Out-Law / Your Daily Need-To-Know

Government publishes its plans to modernise UK's copyright law following Hargreaves recommendations

Out-Law News | 15 Dec 2011 | 3:27 pm | 3 min. read

The Government has proposed legalising the creation mp3 copies of CDs for use on an mp3 player, 'data mining' for non-commercial use and allowing for the licensing of material where the copyright holder cannot be traced in proposals to "modernise" copyright law.

The Government will implement recommendations made by university professor Ian Hargreaves in his review of the UK's intellectual property (IP) laws earlier this year.

A consultation run by the Intellectual Property Office (IPO) on the plans will close in March 2012, allowing the Government to respond and make formal legislative proposals in Spring, it said.

If made law, the proposals would also give the IPO statutory power to issue formal copyright opinions to clarify the application of and exceptions to copyright law.

The IPO can currently issue Practice Notices and Directions on procedural matters. The proposed new 'Copyright Notice Service' would reduce confusion about the boundaries of copyright infringement, "particularly in the new circumstances which digital technology creates", the Government said.

The consultation proposes widening copyright exceptions to the maximum currently permitted within EU law. This includes allowing limited private copying, introducing an exemption for parody and pastiche and widening exceptions for library archivists and non-commercial researchers. Researchers are currently not permitted to use some computerised techniques to read data from journal articles without specific permission from the copyright owners, regardless of whether or not the researcher has already paid to access that article.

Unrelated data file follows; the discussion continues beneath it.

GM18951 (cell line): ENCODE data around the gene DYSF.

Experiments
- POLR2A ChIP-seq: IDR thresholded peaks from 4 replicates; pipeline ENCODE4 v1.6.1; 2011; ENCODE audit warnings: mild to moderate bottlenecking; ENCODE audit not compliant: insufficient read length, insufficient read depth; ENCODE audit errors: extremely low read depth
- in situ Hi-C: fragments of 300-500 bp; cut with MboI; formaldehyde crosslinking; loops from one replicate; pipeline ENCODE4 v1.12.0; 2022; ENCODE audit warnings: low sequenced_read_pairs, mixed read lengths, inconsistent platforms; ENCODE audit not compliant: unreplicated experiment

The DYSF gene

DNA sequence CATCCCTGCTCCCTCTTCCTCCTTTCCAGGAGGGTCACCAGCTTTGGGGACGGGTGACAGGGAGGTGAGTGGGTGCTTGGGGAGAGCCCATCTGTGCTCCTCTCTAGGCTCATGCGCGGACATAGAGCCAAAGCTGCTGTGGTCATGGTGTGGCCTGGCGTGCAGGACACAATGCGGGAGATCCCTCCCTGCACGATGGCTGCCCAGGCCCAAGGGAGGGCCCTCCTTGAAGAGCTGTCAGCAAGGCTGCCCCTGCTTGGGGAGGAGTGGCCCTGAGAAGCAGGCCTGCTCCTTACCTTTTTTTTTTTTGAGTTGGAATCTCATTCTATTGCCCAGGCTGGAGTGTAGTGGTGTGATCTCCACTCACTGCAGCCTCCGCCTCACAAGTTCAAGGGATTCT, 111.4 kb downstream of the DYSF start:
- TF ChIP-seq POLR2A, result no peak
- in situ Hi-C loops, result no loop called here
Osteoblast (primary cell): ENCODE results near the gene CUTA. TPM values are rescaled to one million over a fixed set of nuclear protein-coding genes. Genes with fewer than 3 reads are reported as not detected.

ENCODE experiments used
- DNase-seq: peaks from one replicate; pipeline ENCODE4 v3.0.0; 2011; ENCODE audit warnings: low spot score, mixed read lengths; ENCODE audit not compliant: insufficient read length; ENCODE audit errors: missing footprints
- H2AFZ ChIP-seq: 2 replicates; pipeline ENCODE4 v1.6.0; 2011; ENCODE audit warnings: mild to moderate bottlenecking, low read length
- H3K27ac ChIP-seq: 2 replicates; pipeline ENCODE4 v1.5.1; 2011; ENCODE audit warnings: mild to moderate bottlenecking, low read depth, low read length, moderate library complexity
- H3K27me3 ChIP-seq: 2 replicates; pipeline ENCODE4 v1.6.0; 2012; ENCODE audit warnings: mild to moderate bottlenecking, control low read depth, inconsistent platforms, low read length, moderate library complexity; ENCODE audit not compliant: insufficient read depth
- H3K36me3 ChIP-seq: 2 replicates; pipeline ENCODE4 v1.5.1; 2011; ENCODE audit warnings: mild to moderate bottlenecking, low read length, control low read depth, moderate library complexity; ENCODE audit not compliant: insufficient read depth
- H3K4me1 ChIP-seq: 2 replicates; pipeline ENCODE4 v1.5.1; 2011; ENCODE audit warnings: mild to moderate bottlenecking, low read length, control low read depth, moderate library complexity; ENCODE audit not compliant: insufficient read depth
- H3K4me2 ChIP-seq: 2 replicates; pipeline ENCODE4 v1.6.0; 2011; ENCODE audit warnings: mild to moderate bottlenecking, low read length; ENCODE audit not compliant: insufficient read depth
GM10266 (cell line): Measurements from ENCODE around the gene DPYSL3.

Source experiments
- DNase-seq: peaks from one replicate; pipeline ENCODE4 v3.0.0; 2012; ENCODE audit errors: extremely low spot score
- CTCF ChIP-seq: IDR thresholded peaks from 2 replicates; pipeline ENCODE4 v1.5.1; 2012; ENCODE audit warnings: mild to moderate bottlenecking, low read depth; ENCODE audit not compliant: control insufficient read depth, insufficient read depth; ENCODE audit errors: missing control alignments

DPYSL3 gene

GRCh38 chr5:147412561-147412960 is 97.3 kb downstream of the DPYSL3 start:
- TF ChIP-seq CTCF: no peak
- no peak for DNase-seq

Last month trade body the UK Publishers Association warned that introducing a content mining exception would overload internet networks, create commercial risks for publishers and place the UK at a competitive disadvantage with other EU countries.

Currently, taking the music from a CD that you have purchased for use on an mp3 player is copyright infringement, although the music industry does not typically pursue individuals for this infringement. A 'private copying exemption' was among changes proposed by former Financial Times editor Andrew Gowers in his review of IP laws in 2006, but this recommendation was never implemented.

The proposals also look at modernising current exceptions to copyright law including the use of material for education, quotation and public administration and extending exceptions for people with disabilities to extend to more types of work. Currently the UK has limited exemption for 'fair dealing' in copyright-protected material, which permits the use of content in news reporting or for criticism or review, amongst other things.

The Government is also seeking views on the creation of an 'orphan works' scheme, which would establish licensing and clearance procedures for copyright material which currently cannot be used because its creator or owner is unknown. Such a scheme would include "necessary safeguards" for both the owners and rights holders of orphan works.